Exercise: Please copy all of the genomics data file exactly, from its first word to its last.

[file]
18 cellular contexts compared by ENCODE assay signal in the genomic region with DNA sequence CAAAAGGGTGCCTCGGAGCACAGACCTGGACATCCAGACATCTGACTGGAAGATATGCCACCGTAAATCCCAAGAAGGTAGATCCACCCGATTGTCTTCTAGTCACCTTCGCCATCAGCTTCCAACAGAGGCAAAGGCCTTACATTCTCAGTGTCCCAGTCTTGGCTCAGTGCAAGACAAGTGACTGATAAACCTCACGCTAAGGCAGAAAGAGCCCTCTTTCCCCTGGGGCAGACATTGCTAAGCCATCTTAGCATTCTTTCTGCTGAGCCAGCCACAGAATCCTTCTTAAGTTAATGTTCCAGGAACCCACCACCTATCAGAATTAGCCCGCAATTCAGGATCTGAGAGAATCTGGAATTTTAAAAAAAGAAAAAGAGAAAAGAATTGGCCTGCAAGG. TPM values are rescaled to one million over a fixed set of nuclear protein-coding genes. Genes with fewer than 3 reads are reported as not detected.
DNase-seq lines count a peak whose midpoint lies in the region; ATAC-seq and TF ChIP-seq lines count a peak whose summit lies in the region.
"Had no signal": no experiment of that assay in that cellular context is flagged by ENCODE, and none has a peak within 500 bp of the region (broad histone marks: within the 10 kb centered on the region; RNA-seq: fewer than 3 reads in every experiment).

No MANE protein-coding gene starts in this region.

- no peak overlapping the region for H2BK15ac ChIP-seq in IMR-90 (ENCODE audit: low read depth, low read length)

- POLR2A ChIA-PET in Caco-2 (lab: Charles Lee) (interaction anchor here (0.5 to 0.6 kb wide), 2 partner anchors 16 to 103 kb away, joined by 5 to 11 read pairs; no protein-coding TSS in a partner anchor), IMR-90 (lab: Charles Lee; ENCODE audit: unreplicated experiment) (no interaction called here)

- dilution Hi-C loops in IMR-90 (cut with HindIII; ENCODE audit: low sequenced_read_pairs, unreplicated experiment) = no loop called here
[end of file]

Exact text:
18 cellular contexts compared by ENCODE assay signal in the genomic region with DNA sequence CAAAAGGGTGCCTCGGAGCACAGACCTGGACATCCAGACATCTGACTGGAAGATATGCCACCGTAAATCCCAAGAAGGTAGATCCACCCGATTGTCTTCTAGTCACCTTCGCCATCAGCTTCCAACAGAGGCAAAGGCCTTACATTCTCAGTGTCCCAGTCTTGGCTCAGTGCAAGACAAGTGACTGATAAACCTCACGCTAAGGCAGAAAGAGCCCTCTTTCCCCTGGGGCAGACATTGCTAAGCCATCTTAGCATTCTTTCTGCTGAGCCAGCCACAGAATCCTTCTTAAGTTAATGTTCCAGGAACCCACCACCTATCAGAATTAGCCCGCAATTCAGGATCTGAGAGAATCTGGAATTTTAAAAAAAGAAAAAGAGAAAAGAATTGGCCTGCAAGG. TPM values are rescaled to one million over a fixed set of nuclear protein-coding genes. Genes with fewer than 3 reads are reported as not detected.
DNase-seq lines count a peak whose midpoint lies in the region; ATAC-seq and TF ChIP-seq lines count a peak whose summit lies in the region.
"Had no signal": no experiment of that assay in that cellular context is flagged by ENCODE, and none has a peak within 500 bp of the region (broad histone marks: within the 10 kb centered on the region; RNA-seq: fewer than 3 reads in every experiment).

No MANE protein-coding gene starts in this region.

- no peak overlapping the region for H2BK15ac ChIP-seq in IMR-90 (ENCODE audit: low read depth, low read length)

- POLR2A ChIA-PET in Caco-2 (lab: Charles Lee) (interaction anchor here (0.5 to 0.6 kb wide), 2 partner anchors 16 to 103 kb away, joined by 5 to 11 read pairs; no protein-coding TSS in a partner anchor), IMR-90 (lab: Charles Lee; ENCODE audit: unreplicated experiment) (no interaction called here)

- dilution Hi-C loops in IMR-90 (cut with HindIII; ENCODE audit: low sequenced_read_pairs, unreplicated experiment) = no loop called here